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Dance - Released March 24, 2017 | Fabric Worldwide

Paul Woolford uses his Special Request moniker to pay tribute to U.K. pirate radio, with tracks recalling the darker edges of jungle and rave music. His contribution to the Fabriclive mix CD series plays more like a creative free-form radio set than a night out at a club, weaving tense ambient interludes in between left-field electro and jungle tracks. The mix's first half includes tracks by two early Aphex Twin aliases (Caustic Window and Polygon Window), as well as electro producers such as Detroit's DJ Stingray and the Netherlands' Dexter, with a seamless foray into U.K. garage courtesy of Plastician's "The Lift." After the bright, breezy electro cut "The True Knot" (one of several Woolford originals included), the mix swiftly takes a turn for the dark side. Following a scientific interlude by Cristian Vogel, Shapednoise and Justin Broadrick signal oncoming doom with the corroded bass and swarming synths of "Enlightenment." The fury is unleashed with several head-spinning jungle tracks, including Dillinja's "Deadly Deep Subs [Remix]" and two more excellent Special Request originals (both of which were also released in unmixed form on the Stairfoot Lane Bunker EP). Woolford seems to prefer the type of jungle that includes complex, heavily edited breaks and shocking bass rumblings, but he finds room for Rood Project's lush, slow-building intelligent drum'n'bass classic "Thunder." Other than a few older tracks such as that, Woolford places more emphasis on tracks by newer artists taking tear-out jungle in explosive new directions. The storm clears out by the end of the mix, concluding with a majestic ambient composition by Abul Mogard. Fabriclive 91 is a breathtaking mix that drifts between conflicting moods, yet still holds together as a cohesive journey. ~ Paul Simpson
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Dance - Released May 31, 2019 | Houndstooth

The first of several Special Request albums planned for 2019, Vortex has no ambitions other than being a batch of "bowel-evacuating bangers." This is a sharp turn from 2017's Belief System, which had much more of a build-up and pay-off with its dance tracks, then diverted into cinematic compositions during its second part. Here, there's only a brief, fizzy intro before he launches into the flanged breakbeats of "SP4NN3R3D." "Ardkore Dolphin" sounds exactly like its title, merging heavy, crackly breakbeats with atmospheric jungle synths, but this seems to be one of the most explicitly nostalgic tracks here. "Fahrenheit 451" recycles the "got to keep the fire burning" sample used in many a rave anthem, but otherwise it's surrounded by a sort of octagonal bass line and heavy 4/4 kick drums. "Levitation," also perfectly named, slaps rolling breakbeats onto twitching, sky-gazing synths, and sounds fitting for an alien hardcore rave. Things get a bit more hyper with "Fett," another flanged-breaks rinse-out, leading up to "A Gargantuan Melting Face Floating Effortlessly Through the Stratosphere," which sort of feels like a somewhat hollowed-out happy hardcore track. There's hard, thumping kicks and ecstatic synth arpeggios, but Paul Woolford doesn't add any other elements -- he just cranks the tempo up until everyone goes loony, then slows it back down again. Clearly Woolford knocked out these tracks for fun, and while there isn't quite as much to them as his previous albums, Vortex is still quite fun, and that's all that matters. ~ Paul Simpson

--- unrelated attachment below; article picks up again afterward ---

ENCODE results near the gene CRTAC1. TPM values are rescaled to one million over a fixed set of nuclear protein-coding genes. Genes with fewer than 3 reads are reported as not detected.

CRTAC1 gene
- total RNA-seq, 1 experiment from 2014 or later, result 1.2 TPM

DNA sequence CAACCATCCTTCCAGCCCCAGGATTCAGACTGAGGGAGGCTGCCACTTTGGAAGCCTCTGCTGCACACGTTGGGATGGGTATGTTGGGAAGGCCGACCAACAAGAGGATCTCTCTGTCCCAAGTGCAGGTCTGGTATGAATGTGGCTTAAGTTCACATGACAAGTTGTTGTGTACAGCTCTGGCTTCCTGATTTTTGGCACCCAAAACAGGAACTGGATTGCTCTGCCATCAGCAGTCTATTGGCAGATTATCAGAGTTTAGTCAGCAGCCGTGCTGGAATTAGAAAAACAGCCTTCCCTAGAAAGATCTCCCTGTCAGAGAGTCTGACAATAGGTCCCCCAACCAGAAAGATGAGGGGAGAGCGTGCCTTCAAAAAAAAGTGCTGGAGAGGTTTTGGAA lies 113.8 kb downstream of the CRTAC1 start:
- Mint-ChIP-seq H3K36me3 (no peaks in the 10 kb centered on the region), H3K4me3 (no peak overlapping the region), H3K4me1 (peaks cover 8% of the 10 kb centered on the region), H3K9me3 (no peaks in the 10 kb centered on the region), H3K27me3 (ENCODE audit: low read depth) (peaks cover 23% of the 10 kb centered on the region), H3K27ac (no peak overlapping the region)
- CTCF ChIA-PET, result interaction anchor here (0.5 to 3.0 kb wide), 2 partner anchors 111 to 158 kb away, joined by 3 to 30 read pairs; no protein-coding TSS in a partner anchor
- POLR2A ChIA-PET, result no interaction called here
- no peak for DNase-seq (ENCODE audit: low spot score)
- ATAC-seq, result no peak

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Dance - Released October 13, 2017 | Houndstooth

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Paul Woolford is a man of many talents and aliases, and he's produced tracks in numerous styles, particularly focusing on house and electro. He began the Special Request project in order to pay tribute to U.K. pirate radio, reconstructing the darker sounds of jungle and breakbeat hardcore with the production values of the 2010s. Following a nearly flawless 2013 debut full-length (Soul Music) and a series of exhilarating EPs for pioneering U.K. dance label XL Recordings, as well as a genre-blending Fabriclive mix, Belief System is Special Request's second full-length. The album's first part is a mixture of dark, suspenseful electro and break-heavy dancefloor killers, sequenced as a peaks-and-valleys DJ journey. Woolford does bring the hardcore, but he places value in buildup and payoff. The midsection of the first CD is loaded with bangers, including the knocking, somewhat melancholy garage-influenced tracks "Sanctuary" and "Change." Then there's the heavier, acid-fried techno single "Curtain Twitcher," soon followed by the more hardcore "Make It Real" and "Brainstorm," complete with DJ chatter and Prodigy-esque Kool Keith samples, respectively. "Leviathan" and "Replicant (Nexus 7 VIP)" venture even further into darkside jungle, complete with damaged Amen breaks and twisted robot bleeps. On the album's second part, Woolford goes in an entirely different direction, adding a whole new dimension to the Special Request project. Expanding on the music's cinematic qualities, he dispenses with beats almost entirely, instead illustrating imaginary movie scenes with tense, creeping synth-strings and brass. On "Transmission," a spiral of vibrating bass forms a sort of mesmerizing rhythm, and both "Reckoning" and "Ouroboros" contain slow, dramatic pounding. The project's new direction is unexpected, and it works quite well. Woolford is still more of a master of dubplate pressure than cinematic soundscapes, but this is a promising direction for him. ~ Paul Simpson